Recently while browsing a Rock Island Auction online catalog I was reminded how far we’ve come with gun ergonomics, and how much ergonomics change to meet the need. When you look at some of the old jezails and arquebuses, you have to ask yourself how the heck they shot them. I mean “scope-eye” is one thing, but early Japanese shooters held the ends of their stocks against their cheek! Ouch! Not to mention a pan of powder erupting inches off the end of your nose!
I spoke with my friend Steve Comus about stock shapes from that era, and though he admits he was a little young at the time, says, “They didn’t really have it all figured out.” Even so, there are some reasons for the weird shapes.
Take for instance a jezail. These ornate rifles are often associated with Afghanistan and have a seriously hooked buttstock and there’s no way you could possibly put the buttstock on your shoulder and see the sights—if one even had sights. Instead, some speculate that the hook helped carry the gun on horse or camel back by letting you hook the butt in your armpit as the animal ran. The deep hook could also have been helpful in shooting the jezail, because you held one with your arm outstretched like a pistol, and hooked the buttstock under your forearm.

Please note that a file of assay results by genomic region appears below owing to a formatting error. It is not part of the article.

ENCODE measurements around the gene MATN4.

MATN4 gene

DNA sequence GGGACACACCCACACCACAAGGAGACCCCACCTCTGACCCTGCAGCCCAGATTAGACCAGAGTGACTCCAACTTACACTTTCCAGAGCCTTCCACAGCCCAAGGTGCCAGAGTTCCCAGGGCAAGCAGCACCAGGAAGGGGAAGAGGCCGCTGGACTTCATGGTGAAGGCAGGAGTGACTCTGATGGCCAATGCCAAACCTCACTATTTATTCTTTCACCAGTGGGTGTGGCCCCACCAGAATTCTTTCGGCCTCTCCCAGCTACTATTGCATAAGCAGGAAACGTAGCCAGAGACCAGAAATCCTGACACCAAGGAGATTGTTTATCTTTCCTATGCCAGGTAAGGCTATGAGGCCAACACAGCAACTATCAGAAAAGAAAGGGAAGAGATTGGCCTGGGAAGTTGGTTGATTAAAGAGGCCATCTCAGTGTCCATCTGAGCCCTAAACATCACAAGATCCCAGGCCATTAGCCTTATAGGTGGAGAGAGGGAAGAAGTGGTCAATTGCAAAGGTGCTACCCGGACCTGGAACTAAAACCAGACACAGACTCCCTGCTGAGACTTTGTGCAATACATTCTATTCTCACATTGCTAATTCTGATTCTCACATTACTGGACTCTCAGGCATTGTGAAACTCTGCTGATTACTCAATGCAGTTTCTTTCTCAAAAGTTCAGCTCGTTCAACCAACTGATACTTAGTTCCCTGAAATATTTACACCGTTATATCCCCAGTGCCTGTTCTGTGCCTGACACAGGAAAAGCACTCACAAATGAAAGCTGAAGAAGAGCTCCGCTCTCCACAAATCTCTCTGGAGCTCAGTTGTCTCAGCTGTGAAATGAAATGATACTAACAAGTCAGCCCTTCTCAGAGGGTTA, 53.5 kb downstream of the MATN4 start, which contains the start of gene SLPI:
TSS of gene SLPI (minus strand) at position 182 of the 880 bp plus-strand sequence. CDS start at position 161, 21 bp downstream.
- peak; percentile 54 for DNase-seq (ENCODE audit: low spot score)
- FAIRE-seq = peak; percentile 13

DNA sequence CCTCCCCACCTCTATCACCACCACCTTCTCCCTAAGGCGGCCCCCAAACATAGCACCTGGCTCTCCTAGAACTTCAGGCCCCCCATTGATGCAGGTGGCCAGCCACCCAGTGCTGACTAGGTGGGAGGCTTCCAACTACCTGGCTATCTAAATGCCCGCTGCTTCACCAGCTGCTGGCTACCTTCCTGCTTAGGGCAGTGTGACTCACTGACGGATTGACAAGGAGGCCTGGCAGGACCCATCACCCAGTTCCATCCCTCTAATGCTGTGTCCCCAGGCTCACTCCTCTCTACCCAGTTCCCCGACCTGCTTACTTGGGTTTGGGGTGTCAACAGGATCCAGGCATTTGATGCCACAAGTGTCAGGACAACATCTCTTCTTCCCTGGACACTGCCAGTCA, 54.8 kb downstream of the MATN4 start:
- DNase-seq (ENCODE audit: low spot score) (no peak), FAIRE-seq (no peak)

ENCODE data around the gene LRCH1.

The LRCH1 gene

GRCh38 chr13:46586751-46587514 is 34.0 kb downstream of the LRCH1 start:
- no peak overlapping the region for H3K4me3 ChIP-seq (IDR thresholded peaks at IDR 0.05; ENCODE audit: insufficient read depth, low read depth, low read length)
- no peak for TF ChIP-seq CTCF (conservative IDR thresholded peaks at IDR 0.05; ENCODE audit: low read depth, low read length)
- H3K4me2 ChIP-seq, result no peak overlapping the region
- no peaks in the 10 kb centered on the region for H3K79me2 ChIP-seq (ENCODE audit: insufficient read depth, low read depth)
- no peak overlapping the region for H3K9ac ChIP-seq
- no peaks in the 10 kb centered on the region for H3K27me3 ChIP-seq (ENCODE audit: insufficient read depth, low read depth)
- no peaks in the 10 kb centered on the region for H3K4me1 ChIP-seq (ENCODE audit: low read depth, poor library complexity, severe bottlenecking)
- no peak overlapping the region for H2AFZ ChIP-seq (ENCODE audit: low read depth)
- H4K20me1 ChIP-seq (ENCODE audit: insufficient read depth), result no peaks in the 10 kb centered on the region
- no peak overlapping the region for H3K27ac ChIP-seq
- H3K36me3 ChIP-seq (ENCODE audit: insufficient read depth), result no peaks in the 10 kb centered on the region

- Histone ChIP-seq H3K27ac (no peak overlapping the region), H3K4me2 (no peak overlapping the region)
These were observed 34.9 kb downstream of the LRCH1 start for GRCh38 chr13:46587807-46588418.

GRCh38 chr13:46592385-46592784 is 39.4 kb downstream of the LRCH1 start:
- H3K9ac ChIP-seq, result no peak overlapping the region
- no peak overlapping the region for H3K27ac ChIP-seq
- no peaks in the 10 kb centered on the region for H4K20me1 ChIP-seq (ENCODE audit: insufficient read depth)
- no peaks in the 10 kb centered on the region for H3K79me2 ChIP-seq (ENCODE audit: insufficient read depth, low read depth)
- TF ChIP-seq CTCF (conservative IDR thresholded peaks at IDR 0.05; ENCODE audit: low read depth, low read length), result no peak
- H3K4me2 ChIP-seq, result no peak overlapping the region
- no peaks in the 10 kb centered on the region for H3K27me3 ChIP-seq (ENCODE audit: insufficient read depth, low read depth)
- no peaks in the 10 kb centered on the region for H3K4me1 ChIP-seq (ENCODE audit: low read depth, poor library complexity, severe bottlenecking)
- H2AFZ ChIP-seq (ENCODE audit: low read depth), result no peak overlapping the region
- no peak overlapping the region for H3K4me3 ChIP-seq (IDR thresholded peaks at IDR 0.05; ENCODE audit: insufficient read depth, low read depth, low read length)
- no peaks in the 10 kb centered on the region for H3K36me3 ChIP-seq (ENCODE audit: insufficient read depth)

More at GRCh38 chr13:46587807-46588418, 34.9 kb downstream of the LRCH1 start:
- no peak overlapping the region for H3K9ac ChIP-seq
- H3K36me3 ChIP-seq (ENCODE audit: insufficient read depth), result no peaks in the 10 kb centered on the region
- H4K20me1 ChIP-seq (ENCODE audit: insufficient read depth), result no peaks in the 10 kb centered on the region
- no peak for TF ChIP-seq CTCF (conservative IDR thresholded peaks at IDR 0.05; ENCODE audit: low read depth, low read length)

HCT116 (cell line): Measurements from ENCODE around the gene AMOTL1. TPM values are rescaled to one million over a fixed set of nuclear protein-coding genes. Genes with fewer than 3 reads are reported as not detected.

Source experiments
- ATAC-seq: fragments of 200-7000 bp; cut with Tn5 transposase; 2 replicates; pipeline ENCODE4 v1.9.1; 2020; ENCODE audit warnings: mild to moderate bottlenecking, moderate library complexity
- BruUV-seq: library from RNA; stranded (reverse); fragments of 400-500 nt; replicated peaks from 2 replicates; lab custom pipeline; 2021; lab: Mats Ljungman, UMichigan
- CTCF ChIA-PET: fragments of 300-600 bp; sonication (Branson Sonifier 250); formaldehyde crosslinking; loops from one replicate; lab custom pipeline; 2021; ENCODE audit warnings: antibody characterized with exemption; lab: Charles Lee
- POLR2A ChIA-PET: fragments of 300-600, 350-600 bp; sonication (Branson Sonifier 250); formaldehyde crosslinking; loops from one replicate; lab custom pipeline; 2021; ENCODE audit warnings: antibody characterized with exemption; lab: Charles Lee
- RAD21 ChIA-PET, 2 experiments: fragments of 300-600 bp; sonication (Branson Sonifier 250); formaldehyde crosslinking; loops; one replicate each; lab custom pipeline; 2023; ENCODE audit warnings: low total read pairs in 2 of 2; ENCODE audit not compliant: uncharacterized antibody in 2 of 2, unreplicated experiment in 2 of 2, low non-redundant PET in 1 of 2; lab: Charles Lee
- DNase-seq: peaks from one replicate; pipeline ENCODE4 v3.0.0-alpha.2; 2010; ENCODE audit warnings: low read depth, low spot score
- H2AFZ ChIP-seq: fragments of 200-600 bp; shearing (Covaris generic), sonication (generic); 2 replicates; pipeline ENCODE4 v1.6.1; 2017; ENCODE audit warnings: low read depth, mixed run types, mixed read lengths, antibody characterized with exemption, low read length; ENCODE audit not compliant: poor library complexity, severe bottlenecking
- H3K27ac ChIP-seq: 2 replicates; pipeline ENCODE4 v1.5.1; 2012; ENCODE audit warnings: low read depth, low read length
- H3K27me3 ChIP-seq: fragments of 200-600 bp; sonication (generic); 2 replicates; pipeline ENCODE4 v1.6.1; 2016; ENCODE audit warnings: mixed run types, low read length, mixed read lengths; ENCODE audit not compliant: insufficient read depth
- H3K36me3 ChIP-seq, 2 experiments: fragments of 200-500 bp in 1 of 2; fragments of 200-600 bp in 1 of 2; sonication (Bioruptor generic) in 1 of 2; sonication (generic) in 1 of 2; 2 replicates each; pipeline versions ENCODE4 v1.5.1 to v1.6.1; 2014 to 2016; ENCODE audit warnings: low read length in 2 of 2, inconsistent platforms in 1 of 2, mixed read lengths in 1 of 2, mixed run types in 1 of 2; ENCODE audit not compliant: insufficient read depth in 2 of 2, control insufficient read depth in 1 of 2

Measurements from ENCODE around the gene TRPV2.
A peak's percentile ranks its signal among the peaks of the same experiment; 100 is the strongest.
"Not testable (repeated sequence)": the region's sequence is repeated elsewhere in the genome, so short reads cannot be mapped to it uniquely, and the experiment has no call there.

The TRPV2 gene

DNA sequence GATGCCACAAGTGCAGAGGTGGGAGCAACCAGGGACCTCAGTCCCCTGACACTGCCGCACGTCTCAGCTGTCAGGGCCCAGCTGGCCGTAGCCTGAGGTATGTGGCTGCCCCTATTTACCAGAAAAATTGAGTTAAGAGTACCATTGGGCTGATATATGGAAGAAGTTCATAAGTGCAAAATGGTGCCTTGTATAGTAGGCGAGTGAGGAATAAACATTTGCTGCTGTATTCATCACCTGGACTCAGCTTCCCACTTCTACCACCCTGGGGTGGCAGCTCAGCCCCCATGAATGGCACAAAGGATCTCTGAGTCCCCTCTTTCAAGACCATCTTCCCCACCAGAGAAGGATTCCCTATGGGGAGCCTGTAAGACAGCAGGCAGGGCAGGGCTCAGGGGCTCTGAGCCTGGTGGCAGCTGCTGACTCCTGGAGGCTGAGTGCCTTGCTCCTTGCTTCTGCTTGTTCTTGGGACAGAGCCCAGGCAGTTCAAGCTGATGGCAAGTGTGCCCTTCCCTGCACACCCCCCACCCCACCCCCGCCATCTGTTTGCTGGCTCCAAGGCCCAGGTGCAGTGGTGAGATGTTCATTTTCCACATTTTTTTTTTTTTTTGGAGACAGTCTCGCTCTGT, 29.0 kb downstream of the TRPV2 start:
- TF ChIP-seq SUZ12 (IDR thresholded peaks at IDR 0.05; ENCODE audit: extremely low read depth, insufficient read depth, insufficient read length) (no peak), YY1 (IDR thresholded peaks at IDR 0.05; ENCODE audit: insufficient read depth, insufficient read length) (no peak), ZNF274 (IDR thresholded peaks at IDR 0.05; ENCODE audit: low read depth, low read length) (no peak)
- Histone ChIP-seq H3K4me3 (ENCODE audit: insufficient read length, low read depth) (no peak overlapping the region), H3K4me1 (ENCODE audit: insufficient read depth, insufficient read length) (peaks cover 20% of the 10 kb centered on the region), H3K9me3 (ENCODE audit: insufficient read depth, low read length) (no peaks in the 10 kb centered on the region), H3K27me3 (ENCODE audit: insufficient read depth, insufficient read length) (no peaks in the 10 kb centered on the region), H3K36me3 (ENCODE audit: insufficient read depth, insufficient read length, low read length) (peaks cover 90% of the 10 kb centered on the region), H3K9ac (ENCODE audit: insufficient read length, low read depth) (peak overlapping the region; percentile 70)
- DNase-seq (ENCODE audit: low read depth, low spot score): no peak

As for an arquebus, Comus reminded me that they often shot them, too, like a handgun, but off of shooting forks. You’ll also see handguns from the time that are either near straight or nearly at a right angle, but both with a large ball on the end of the grip. “They shot two-handed and the ball was the grip,” Comus tells me. Many of these handguns were long and heavy so the ball also worked as a counterweight against the sometimes long, large caliber barrel hanging off the end. He opined that the more straight pistols were ergonomically designed (for the day) to shoot down from horseback.
So while they’re goofy looking to us today, it seems those shapes had their purpose.
“Shooting Guns & Having Fun”